|Mungiu shows off his Palme d'Or to many v proud Romanians|
I only learned about the new Romanian Cinema through David Thomson's book, Have You Seen, ... ? in an essay on Mungiu's near-masterpiece, 4 Months, 3 Weeks, 2 Days, which concerns a young co-ed trying to help her friend get an illegal abortion in 1980s "Golden Age" Romania. 4 Months won the Palme d'Or at Cannes and made Mungiu an international director/writer star.
Since then I have seen four Romanian films, including 4 Months. Three of them; Tales, 4 Months, and California Dreamin', are all truly great films, and should be essential viewing for any true lover of cinema. Of course, there are numerous other Romanian films out there that I need to see, just noticed from a v cursory glance on the internet, and then, also, who knows what other great films there are that I have no idea about, as well.
From what I gather, life in Romania today is not too much better than it was in the 1980s, but at least, it must be a wonderful time to go the cinema in Romania right now.
I read an interview with Mungiu that he wrote Tales From the Golden Age (an urban legend comedy) before 4 Months, but when he showed the script to younger Romanians that had missed Ceausescu's brutal reign, and they pointed out what a silly time that must have been for their parents, he decided to first write and direct a film about how truly awful it was to live during those times. Thus, 4 Months.
Tales From the Golden Age (or, at least, the version I saw) is actually six short films (three v short and three, like, one-act play length) that tell the stories of famous urban legends that were passed around amongst Romanians in the 1980s. Befitting a former Soviet-Bloc State, the film has also acquired a perhaps Urban Legend around itself. I saw six Tales (Legends) but I had heard that when the film traveled there were numerous prints cut, each one containing just five Tales, and that nearly each "house" or theater would get a different running order, and would miss out on one of the stories. I really hope that was true. And I wish I could have been a witness to it, because, what a brilliant idea that is, and so perfect and true to the spirit of the film!
The running order I saw was the three shorter films first, which mostly take place in the remote (and verdant, beautiful) sheep herding villages. The last three are concentrated in the typical Communist tower block urban areas.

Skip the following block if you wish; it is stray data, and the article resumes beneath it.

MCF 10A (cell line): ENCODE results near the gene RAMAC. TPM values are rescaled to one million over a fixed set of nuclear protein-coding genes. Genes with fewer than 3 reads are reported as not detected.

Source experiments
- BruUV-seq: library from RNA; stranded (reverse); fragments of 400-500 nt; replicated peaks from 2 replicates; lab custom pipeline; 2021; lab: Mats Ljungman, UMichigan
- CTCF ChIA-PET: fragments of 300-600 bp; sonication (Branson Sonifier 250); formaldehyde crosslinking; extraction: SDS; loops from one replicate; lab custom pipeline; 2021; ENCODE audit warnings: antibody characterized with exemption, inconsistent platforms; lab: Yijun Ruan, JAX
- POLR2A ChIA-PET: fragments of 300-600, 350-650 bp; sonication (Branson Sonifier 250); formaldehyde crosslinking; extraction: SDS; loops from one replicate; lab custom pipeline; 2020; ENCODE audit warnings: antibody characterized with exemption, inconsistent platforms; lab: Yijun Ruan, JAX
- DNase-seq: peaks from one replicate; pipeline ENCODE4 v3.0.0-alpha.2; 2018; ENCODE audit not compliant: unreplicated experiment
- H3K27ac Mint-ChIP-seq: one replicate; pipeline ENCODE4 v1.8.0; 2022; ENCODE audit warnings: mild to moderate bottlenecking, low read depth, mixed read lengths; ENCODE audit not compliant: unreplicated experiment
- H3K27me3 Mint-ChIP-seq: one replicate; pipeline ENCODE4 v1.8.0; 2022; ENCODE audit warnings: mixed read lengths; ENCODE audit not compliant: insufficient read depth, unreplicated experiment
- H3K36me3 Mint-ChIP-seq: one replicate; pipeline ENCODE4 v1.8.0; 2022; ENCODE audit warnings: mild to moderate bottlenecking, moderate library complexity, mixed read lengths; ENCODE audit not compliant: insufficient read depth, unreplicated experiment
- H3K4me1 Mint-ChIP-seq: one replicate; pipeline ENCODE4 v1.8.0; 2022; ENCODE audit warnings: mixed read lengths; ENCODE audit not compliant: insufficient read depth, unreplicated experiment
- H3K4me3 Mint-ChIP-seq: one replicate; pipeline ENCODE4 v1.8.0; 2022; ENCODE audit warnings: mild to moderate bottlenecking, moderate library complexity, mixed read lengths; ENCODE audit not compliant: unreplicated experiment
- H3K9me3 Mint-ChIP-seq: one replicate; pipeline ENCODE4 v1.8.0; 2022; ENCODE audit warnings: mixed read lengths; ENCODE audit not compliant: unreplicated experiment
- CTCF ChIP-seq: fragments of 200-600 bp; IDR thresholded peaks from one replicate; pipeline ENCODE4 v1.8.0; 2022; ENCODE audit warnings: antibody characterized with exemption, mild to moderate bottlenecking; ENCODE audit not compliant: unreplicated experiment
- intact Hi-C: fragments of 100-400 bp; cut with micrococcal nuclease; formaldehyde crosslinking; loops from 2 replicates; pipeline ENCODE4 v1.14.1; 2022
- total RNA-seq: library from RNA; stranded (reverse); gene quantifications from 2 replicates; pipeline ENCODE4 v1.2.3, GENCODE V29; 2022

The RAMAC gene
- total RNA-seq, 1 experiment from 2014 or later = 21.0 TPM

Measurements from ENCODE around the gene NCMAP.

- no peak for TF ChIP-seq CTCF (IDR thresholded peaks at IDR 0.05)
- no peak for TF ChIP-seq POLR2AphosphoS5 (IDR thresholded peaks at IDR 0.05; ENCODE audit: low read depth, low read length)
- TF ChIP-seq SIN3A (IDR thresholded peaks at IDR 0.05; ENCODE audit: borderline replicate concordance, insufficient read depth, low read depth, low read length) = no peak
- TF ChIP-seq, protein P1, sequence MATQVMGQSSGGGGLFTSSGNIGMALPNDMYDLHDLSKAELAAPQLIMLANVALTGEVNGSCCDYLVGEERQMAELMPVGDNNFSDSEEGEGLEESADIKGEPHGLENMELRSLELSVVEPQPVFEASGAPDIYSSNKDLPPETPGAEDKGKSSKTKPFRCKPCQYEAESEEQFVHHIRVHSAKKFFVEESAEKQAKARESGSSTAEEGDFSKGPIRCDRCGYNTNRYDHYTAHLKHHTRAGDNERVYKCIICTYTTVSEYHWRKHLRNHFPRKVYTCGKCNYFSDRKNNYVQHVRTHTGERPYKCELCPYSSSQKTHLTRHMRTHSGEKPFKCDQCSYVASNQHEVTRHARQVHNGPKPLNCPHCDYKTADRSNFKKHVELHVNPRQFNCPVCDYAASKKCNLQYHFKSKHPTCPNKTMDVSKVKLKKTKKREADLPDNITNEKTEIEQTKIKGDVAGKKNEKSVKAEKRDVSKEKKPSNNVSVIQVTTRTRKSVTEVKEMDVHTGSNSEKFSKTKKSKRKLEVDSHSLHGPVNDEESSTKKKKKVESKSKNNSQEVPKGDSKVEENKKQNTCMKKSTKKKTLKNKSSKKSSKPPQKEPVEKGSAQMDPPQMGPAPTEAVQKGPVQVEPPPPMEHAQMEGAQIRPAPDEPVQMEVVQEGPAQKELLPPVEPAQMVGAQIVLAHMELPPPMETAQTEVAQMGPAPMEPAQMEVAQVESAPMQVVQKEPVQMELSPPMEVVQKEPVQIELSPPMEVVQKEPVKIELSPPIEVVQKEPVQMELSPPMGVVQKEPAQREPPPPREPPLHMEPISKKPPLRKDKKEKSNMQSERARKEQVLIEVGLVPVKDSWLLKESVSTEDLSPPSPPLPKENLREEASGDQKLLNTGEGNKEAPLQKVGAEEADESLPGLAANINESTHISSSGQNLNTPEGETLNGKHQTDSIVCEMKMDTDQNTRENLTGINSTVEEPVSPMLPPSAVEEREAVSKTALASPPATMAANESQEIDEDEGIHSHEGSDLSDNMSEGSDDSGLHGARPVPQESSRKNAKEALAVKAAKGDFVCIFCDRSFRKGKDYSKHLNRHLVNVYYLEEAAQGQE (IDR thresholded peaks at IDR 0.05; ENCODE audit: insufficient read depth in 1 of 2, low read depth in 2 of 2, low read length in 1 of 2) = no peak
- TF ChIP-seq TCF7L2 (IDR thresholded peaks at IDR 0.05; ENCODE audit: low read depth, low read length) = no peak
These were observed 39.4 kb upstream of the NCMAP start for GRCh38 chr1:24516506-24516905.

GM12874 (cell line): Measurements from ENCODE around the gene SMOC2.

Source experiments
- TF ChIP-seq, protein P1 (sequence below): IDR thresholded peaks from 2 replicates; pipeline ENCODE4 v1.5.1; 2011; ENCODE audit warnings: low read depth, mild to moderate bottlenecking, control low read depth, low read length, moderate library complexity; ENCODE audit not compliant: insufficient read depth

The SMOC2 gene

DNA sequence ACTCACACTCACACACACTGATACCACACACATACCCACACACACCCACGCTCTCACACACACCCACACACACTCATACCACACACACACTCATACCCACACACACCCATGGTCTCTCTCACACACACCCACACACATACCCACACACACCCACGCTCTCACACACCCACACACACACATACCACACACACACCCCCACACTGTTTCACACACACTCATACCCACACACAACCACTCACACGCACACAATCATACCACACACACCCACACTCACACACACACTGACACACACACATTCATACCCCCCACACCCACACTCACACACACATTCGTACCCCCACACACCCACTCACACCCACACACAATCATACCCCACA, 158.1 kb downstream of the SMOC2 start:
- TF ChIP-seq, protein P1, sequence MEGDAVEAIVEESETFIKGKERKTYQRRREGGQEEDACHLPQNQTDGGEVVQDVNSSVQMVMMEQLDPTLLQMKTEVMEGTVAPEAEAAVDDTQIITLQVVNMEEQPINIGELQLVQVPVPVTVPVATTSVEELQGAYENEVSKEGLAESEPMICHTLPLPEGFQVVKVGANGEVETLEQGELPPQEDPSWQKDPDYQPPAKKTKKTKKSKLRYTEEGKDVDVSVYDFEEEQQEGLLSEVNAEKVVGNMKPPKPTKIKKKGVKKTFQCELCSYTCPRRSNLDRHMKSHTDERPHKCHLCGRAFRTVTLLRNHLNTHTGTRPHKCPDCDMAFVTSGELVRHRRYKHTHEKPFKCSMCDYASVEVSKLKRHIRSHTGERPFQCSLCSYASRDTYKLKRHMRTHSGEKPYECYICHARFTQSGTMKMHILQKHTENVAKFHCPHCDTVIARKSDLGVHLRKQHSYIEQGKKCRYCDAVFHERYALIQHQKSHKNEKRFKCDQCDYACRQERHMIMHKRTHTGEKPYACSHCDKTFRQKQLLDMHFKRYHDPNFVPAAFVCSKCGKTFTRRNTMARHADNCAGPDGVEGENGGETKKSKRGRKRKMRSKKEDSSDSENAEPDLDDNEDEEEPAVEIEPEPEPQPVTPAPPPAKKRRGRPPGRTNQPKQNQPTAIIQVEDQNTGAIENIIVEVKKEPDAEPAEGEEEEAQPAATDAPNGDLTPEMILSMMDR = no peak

The parts that stand out to me most, the things I love about this picture are: The colorful, gorgeous carousel; the red-haired singer in the first film; the numerous crazy trips up and down staircases in the second; the awesome wool shawl that the illiterate, cheese-making, regal shepherd wears as the activist is rolled out on a chicken and egg carriage; the whole fabulist bent to the school room scenes, a battle for a young girl's attention, between a poor, chubby smart kid, and the handsome, dumb rich child in The Legend of the Greedy Policeman; the party scene in the fourth tale; and the scene in the same episode wherein nineteen teenagers are craning their necks, smoking furiously, in the dark to watch a video of Bonnie and Clyde in the tiniest of bedrooms; the citizens being hoodwinked in each of their absolutely identical tower block apartments; the ending of the fifth episode (The Legend of the Air Sellers); and the end of the film and sixth episode, such hope and expectation on the lorry driver's face.
I thought the film would be bleak, a severe black comedy. But it is near wistful, detached, and ever so gently satirical. It is not mean-spirited in the least. It is a lovely creation, hopeful, and full of love towards all of its' subjects, no matter what their fate. It is a touching collection of fables that refrains from passing judgement on anyone, even the silly Party Members, who come off the most worse for wear here, natch. It is like a classical play comedy, full of fools, idiot leaders, and attractive ingenues.
It is a film that nudges me further away from politics, still. I am beginning to believe like Welles' speech in The Third Man. We will always be ruled by fools, fear-merchants, ideologues, power-hungry despots, religious reactionaries, and the like. Forever. It is what the ruled, the folks like you and me do with our own lives that is really important. It is the art we leave behind in this country that will drown out all the torture and imperialism and fear and war-mongering when all is said and done of the United States, perhaps the last gasp of Western Rule of this planet.
Art is what we must truly live for over politics today. Art.